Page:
Review: 2003 Jaguar XJ
SEE ALSO: Jaguar Buyer's Guide
Road test: Jaguar XJ 2003 By Andrew Frankl European Bureau Chief
Scottsdale, Arizona is a nice place at any time but after 4 weeks of rain in San Francisco it was sheer bliss. Glorious sunshine, great people, great food and most importantly a great car to drive!
Yes folks, the brand new Jaguar XJ range is without a shadow of a doubt the finest ever made by that famous company. Don’t take my word it, take it for a drive, it will be in showrooms by the time you read this review.
Is it, I hear you ask, a genuine rival to the BMW 7 series and to the S class Mercedes? Absolutely. I am not saying that it is better than either because personal taste comes into it but I would advise a visit to the nearest Jaguar dealer before forking out 60 plus thousand dollars for a luxury car.
To a casual observer it looks pretty much like the original XJ which was launched back in 1968. Is it a good thing or a bad thing, you’ll have to decide. It certainly is instantly recognizable as a Jag, there is no “what is it” factor about it. The new XJ certainly looks the part and what is more the parts are now made to a vastly superior standard compared to those back in ’68. The bad old days of Joseph Lucas have been relegated to history much to everyone’s delight.
The company is making a huge song and dance about the fact that the car is made out of aluminum and not steel. Stronger, lighter and more economical are just some of the claims.
I have no problem with any of these except that I doubt if most customers will be particularly interested in the mechanical details. I know a lot of people in Marin County who drive Jaguars and most of them have been sold partly by the name, partly by the looks, partly by reliability and partly by good service.
The new XJ offers an advanced 6 speed gearbox-although most customers will just pop the lever into “D” and leave it there. On our 300 mile test run in Arizona we were tempted to do just that, wafting along in total peace and quiet. Having been warned about some over-zealous cops we kept the speeds down, never exceeding 110 miles per hour. A perfectly sensible speed for cruising the autobahns of Germany I would suggest. We were not too keen on the instrumentation, far too many numbers and confusing lines on the speedometer. Sometimes less is more, before taking the car out we saw a video featuring Chief Engineer Mike Cross doing a few quick laps of a race-track in the XJ which proved that a. the car handles really well and b. that it would be foolish to try and emulate it on the road.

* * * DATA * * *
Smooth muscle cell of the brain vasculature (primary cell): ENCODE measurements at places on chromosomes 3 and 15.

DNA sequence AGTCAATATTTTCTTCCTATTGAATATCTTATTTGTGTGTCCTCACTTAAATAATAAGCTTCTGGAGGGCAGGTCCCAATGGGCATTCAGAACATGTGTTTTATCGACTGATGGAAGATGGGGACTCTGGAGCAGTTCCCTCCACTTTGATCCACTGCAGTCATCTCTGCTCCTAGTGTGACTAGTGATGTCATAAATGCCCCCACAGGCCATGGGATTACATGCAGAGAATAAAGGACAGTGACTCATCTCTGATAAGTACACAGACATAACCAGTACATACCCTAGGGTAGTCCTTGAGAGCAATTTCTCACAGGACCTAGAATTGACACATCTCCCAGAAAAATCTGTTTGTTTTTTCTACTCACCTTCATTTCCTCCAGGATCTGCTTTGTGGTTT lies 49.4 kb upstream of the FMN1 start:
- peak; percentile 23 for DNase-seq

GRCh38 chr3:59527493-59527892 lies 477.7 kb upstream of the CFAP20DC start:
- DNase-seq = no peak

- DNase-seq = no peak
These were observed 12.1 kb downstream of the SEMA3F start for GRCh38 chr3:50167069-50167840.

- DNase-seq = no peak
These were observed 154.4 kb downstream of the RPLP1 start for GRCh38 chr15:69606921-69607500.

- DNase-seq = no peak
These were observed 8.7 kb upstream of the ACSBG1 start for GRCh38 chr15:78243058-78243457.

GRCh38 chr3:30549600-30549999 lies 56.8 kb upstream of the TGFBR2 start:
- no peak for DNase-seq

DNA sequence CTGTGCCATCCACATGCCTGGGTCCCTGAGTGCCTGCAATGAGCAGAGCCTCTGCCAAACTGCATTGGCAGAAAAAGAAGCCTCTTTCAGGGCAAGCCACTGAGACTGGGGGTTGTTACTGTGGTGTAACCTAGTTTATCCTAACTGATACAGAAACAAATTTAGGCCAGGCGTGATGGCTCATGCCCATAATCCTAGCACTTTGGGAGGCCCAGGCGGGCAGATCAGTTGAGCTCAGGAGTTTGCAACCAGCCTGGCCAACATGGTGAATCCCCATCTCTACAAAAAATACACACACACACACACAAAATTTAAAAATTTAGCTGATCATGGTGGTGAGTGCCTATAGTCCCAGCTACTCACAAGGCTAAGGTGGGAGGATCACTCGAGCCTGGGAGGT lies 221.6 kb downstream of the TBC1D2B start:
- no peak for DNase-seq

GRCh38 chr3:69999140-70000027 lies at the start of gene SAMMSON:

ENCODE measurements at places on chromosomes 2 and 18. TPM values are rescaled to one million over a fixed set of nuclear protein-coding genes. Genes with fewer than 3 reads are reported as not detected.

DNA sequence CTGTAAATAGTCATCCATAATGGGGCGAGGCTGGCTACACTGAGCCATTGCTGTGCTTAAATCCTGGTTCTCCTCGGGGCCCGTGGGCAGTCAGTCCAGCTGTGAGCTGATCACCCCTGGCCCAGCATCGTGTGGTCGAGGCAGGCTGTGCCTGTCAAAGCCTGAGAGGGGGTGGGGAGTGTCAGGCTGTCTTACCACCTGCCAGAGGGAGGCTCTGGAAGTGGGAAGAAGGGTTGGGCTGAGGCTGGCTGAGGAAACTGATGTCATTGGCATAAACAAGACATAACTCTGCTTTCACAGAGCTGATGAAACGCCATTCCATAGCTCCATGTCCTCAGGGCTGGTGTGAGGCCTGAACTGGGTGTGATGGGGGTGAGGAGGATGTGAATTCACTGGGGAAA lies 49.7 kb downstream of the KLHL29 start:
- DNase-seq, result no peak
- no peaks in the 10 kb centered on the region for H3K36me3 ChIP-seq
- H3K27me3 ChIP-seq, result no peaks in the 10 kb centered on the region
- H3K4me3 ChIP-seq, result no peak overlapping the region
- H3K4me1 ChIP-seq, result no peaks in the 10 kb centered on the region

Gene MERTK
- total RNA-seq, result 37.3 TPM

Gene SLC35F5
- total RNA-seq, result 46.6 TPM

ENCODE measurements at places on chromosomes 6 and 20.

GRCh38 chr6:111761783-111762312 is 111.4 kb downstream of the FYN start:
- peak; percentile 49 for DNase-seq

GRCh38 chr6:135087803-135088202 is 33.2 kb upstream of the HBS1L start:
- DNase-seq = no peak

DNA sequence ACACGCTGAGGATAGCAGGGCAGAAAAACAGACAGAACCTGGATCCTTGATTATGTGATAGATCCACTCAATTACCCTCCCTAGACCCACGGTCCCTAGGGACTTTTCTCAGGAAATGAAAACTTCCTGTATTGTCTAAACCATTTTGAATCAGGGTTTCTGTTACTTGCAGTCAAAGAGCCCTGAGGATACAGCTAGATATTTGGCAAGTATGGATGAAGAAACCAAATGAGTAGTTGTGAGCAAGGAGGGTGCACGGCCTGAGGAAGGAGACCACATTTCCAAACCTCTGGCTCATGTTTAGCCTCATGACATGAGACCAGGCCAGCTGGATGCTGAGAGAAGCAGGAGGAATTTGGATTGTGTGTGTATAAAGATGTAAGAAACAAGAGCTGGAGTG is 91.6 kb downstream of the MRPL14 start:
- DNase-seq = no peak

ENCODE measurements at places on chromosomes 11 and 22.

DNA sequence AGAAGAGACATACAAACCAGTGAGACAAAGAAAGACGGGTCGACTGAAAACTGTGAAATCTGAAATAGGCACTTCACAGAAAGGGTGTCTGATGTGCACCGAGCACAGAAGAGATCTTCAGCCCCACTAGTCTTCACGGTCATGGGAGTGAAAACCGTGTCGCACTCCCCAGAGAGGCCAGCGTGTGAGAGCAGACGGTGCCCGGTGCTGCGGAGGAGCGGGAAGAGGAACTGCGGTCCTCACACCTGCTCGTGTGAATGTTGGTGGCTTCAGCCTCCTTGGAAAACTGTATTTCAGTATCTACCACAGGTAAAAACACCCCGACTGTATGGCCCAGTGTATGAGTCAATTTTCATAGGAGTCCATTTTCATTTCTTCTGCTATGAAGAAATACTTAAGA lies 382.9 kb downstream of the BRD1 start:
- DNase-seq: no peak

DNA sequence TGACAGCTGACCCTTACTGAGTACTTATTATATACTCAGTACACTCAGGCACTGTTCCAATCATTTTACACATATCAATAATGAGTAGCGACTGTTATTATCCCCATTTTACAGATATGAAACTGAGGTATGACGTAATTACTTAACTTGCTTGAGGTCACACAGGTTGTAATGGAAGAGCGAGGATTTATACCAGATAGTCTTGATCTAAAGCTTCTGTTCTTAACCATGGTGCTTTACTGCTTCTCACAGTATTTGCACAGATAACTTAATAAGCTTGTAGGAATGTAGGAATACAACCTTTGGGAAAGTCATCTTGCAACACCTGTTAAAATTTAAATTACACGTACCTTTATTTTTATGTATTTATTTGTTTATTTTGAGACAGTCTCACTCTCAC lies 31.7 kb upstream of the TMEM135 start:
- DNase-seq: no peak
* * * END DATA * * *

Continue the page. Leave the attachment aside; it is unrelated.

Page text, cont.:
We had the quickest model, the XJR which got us from O-60 in just 5 seconds, not so much limo as sports car territory! Regrettably I had to take the company’s word regarding the top speed of 155 miles per hour although it would have been fun to try! We did inspect the much improved trunk which has been a weakness for the best part of 35 years. Jaguar, just like big Bimmers and Mercs and synonymous with golf, consequently having room for 4 sets of clubs instead of trying to squeeze in just two will be very welcome from St Andrews to Pebble Beach.
As one would expect the leather seats are straight out of a London club and just as comfortable. I loved the concept of the multimedia system, the front passenger could be listening to a CD while the two in the back could view a DVD or play a video game.
While aluminum may mean little to the average customer spending less on fuel is always welcome. Here the weight savings and improvements to the engine will result on consumption of 20 plus per gallon and a non-stop cruise from San Francisco to Los Angeles with fuel to spare!
A couple of lovely touches which I particularly liked. One, the non-stick windshield wiper blades. An electrical heating element is embedded in the base of the windshield which prevents the wiper blades from sticking to the screen in sub-zero temperatures. The other is the very neat electronic parking brake replacing the traditional lever. Dislikes: apart from the somewhat messy speedometer not a lot. In my opinion the big Jaguar is not a car for all seasons, for a skiing trip with all the paraphernalia a Volvo V70AWD would be infinitely more practical but for going to the office or on long Coast to Coast drives the new XJ has few rivals.
Prices for the new range start at $60,000 dollars for the 4.2-liter XJ8 with the lavishly equipped Vanden Plas at $69 thousand and the 390bhp supercharged XJR at $75 thou.